The Government Response
The Government considers administrative efficiency is best achieved by developing a strategy to provide a policy framework for the future management of national memorials, embedded in legislation through inclusion in the National Capital Plan.
The strategy will provide clarity, structure and transparency in the memorials decision-making process, as well as increasing public participation and providing for expert advice. The Government will take account of JSCNCET’s recommendations in developing the strategy. It will also take the recommendations into account in developing an administrative framework for implementing the strategy, such as the desirability of providing for appropriate parliamentary scrutiny. In doing so, it will consult closely with the JSCNCET, NCA and other key stakeholders. This process will include consideration of whether to repeal, amend or retain the existing Ordinance.
The JSCNCET recommends to the Minister for Regional Australia, Regional Development and Local Government that, rather than attempting to amend the National Memorials Ordinance 1928, the Ordinance be repealed and replaced with a new Commemorative Works Act, as proposed in chapter 4 of this report.
Agreed in-part.The Government agrees that a new strategic framework is required for the management of national memorials. It does not agree that this requires new legislation, and instead proposes to develop a strategy that provides a policy framework for the future management of national memorials, and to give the strategy appropriate formal legislative status by incorporating it into the National Capital Plan. The National Capital Plan is established under the Australian Capital Territory (Planning and Land Management) Act 1988.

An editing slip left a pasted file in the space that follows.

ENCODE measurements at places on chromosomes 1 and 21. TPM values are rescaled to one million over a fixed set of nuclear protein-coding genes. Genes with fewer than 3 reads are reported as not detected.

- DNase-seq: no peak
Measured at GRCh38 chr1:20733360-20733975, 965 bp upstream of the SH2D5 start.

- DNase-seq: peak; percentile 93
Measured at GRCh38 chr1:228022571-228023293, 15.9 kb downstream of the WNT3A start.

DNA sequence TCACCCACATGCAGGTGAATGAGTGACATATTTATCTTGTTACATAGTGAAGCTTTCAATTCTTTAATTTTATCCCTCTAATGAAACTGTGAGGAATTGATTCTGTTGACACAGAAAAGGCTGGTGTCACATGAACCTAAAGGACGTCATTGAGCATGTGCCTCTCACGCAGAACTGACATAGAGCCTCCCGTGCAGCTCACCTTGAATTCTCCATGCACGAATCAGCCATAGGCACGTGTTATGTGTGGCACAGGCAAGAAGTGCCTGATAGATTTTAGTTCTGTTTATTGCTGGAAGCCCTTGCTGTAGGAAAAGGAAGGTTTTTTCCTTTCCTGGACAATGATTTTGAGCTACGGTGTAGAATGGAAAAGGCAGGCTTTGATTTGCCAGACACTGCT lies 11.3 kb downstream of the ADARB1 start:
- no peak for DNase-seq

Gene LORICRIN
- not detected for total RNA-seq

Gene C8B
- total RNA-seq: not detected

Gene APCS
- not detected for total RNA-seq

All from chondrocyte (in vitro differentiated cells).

The strategy will at least supplement and may entirely replace the NCA’s existing ‘Guidelines for Commemorative Works in the National Capital’, which have no formal status and as such lack full transparency. The NCA will review these detailed guidelines in the context of this government response. The strategy will also address nomenclature of major features on National Land in Canberra. It will apply to the entire ACT, thereby ensuring that any memorials with a national commemorative intent built on Territory Land that is managed by
the ACT Government are subject to the same standards and expectations.
The Government will also review the Ordinance, which will co-exist with the strategy.
The JSCNCET recommends to the Minister for Regional Australia, Regional Development and Local Government that, while new systems are put in place, residents of the Australian Capital Territory be immediately appointed to the Canberra National Memorials committee, as required under the National Memorials Ordinance 1928; and that these persons have acknowledged expertise in heritage matters, with one to be a member of the ACT Heritage Council nominated by the ACT Chief Minister.
Agreed in-principle.The Government will take account of the JSCNCET recommendations in developing an appropriate administrative framework for implementing the strategy. This will include addressing the membership and operations of the Committee as part of the review of the Ordinance, the desirability of provision for appropriate parliamentary scrutiny and access to relevant expertise. In doing so, it will consult closely with JSCNCET, the NCA and, as necessary, the Australian Capital Territory Government.